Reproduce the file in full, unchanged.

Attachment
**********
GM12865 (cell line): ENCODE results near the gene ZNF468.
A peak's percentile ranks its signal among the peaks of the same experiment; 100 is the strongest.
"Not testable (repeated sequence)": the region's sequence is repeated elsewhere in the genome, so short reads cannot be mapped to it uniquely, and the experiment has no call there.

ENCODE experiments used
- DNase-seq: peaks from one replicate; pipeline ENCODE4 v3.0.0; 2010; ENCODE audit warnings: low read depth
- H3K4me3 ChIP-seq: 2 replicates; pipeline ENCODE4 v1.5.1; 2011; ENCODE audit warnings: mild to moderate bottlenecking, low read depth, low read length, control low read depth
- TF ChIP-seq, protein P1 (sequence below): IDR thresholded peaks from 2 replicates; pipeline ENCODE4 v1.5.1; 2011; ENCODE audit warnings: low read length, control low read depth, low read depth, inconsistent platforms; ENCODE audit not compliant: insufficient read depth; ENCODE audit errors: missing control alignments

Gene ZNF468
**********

GM12865 (cell line): ENCODE results near the gene ZNF468.
A peak's percentile ranks its signal among the peaks of the same experiment; 100 is the strongest.
"Not testable (repeated sequence)": the region's sequence is repeated elsewhere in the genome, so short reads cannot be mapped to it uniquely, and the experiment has no call there.

ENCODE experiments used
- DNase-seq: peaks from one replicate; pipeline ENCODE4 v3.0.0; 2010; ENCODE audit warnings: low read depth
- H3K4me3 ChIP-seq: 2 replicates; pipeline ENCODE4 v1.5.1; 2011; ENCODE audit warnings: mild to moderate bottlenecking, low read depth, low read length, control low read depth
- TF ChIP-seq, protein P1 (sequence below): IDR thresholded peaks from 2 replicates; pipeline ENCODE4 v1.5.1; 2011; ENCODE audit warnings: low read length, control low read depth, low read depth, inconsistent platforms; ENCODE audit not compliant: insufficient read depth; ENCODE audit errors: missing control alignments

Gene ZNF468